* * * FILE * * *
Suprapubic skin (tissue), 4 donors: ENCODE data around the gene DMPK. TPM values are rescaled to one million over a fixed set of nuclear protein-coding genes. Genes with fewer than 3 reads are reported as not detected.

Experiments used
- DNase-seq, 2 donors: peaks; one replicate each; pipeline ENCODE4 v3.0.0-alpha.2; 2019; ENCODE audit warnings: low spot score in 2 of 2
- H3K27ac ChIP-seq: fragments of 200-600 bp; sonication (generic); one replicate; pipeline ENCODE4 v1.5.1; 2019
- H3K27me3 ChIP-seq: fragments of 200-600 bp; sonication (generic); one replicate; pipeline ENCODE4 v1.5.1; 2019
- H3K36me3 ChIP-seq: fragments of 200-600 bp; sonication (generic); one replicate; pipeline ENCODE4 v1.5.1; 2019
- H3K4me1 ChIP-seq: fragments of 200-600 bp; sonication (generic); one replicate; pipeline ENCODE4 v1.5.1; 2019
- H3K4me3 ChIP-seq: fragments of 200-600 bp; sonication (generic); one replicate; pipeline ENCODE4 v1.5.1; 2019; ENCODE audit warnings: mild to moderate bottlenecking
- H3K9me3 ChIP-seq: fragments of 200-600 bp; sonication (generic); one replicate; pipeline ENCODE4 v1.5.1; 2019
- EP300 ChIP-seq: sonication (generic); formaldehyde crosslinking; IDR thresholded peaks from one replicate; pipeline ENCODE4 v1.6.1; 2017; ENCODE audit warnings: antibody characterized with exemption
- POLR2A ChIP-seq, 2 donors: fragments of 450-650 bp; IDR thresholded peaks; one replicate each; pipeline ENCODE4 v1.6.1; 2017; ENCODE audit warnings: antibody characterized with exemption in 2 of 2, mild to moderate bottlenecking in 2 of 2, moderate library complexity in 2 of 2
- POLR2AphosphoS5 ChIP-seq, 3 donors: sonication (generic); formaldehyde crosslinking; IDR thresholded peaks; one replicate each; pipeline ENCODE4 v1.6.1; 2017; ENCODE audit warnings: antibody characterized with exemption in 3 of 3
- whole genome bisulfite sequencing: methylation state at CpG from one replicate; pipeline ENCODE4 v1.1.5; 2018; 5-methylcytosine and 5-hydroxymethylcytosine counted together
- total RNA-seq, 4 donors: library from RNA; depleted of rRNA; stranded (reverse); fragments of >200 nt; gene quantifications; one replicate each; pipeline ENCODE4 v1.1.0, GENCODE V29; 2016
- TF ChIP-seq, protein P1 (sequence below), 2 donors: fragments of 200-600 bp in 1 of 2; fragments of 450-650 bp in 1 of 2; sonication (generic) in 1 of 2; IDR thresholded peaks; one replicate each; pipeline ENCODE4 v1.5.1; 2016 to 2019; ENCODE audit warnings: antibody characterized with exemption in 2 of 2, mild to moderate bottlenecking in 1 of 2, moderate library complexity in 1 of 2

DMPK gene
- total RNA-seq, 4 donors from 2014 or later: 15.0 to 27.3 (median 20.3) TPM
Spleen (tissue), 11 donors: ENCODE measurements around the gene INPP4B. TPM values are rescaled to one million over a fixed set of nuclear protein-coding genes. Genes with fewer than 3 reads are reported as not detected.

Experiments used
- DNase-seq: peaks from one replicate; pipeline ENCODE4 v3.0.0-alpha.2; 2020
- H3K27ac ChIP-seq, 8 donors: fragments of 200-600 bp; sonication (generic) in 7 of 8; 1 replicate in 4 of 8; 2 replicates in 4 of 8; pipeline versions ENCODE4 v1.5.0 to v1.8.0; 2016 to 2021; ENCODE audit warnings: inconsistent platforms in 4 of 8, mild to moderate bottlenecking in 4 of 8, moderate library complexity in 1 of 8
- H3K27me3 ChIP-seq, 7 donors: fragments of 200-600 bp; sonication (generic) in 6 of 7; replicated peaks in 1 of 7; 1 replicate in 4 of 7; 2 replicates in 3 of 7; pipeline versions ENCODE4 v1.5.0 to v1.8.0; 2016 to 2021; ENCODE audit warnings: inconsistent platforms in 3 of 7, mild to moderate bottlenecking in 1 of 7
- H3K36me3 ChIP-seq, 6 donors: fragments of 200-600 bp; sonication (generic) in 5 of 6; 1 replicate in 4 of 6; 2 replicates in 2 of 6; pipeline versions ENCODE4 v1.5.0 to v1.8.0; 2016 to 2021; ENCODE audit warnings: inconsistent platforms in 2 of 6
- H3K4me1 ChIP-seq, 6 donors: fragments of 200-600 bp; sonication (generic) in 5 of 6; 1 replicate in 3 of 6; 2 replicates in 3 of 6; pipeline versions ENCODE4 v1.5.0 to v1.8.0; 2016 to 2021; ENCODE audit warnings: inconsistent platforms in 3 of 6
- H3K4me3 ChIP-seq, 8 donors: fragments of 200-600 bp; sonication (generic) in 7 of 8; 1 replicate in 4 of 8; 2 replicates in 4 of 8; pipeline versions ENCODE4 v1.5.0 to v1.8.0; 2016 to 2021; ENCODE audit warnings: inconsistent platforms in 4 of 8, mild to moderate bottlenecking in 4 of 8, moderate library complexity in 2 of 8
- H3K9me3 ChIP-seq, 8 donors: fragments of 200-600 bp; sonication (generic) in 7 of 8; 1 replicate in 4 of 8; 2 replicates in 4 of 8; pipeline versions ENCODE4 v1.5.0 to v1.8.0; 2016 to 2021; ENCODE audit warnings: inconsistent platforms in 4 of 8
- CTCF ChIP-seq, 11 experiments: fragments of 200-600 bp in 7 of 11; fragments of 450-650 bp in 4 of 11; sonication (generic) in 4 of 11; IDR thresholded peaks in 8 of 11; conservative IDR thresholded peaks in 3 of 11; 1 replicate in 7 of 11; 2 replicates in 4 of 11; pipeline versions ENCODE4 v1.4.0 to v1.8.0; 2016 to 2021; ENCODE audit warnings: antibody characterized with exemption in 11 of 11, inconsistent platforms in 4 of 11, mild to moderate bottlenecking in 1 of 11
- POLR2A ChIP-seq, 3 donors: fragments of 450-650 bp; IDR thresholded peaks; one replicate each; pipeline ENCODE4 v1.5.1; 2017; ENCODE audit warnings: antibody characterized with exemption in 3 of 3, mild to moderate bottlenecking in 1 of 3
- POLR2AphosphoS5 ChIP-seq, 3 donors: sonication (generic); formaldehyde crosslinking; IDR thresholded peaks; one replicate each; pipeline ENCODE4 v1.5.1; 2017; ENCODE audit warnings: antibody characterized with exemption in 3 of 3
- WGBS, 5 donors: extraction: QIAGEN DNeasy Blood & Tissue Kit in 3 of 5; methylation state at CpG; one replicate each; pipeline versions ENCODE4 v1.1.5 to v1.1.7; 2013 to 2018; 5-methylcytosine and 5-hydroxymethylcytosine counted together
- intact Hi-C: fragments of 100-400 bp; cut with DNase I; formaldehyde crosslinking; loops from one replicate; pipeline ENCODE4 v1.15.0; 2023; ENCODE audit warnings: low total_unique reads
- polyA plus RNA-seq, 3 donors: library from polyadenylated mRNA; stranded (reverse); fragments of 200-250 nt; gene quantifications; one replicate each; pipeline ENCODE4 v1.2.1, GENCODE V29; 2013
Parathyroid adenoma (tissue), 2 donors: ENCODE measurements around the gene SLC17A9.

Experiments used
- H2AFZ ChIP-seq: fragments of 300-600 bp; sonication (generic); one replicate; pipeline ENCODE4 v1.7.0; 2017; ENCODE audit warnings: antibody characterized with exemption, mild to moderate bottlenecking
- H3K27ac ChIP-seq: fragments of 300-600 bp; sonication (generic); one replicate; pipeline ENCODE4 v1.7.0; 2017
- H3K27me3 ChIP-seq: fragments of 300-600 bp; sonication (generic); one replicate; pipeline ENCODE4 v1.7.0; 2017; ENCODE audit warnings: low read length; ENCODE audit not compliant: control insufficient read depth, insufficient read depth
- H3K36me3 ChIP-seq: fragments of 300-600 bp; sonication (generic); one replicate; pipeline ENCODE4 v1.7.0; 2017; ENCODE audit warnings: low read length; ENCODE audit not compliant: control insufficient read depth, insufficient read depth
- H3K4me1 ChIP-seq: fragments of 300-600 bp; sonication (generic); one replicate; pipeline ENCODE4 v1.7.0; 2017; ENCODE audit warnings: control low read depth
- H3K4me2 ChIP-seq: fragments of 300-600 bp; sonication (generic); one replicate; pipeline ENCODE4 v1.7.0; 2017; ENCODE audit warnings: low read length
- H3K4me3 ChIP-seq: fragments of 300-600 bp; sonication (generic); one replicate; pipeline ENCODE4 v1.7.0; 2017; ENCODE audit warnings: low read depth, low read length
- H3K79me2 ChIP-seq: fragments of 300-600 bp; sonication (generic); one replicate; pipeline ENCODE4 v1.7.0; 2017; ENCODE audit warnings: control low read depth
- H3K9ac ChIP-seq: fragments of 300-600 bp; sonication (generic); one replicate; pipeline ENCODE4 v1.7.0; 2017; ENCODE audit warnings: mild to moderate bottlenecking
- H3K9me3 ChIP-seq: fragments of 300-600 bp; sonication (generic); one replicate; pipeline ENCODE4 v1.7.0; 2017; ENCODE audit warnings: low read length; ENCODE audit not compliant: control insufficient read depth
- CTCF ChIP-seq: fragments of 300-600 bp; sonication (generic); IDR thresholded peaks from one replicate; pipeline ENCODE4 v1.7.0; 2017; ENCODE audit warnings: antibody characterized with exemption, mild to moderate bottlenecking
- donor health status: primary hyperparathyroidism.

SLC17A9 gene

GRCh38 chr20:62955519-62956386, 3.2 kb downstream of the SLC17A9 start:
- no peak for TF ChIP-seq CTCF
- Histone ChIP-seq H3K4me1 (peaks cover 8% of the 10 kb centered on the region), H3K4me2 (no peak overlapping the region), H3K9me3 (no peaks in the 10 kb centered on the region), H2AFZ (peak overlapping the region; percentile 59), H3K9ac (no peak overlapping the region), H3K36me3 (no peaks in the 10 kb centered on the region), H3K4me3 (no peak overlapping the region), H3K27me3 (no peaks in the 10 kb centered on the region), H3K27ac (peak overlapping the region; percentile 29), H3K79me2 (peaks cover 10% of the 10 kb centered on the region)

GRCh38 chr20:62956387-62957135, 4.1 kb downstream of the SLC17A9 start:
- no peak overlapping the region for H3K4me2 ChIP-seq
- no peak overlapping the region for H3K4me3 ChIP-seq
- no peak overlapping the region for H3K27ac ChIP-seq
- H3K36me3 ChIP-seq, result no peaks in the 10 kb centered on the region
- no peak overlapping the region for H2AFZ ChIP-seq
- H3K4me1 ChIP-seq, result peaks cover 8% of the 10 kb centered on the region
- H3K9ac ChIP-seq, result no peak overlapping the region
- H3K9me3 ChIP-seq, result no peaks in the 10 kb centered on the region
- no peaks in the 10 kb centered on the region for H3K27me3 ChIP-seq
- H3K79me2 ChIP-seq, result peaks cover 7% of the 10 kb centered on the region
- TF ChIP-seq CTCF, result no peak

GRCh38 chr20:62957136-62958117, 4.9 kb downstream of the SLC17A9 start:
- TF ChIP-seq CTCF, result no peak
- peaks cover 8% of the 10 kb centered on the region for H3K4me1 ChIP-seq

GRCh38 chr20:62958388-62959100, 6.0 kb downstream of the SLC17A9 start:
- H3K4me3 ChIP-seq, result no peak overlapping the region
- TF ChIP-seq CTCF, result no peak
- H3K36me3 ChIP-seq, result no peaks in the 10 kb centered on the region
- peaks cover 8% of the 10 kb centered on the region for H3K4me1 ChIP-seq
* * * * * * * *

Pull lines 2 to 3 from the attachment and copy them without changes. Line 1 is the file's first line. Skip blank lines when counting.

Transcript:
Experiments used
- DNase-seq, 2 donors: peaks; one replicate each; pipeline ENCODE4 v3.0.0-alpha.2; 2019; ENCODE audit warnings: low spot score in 2 of 2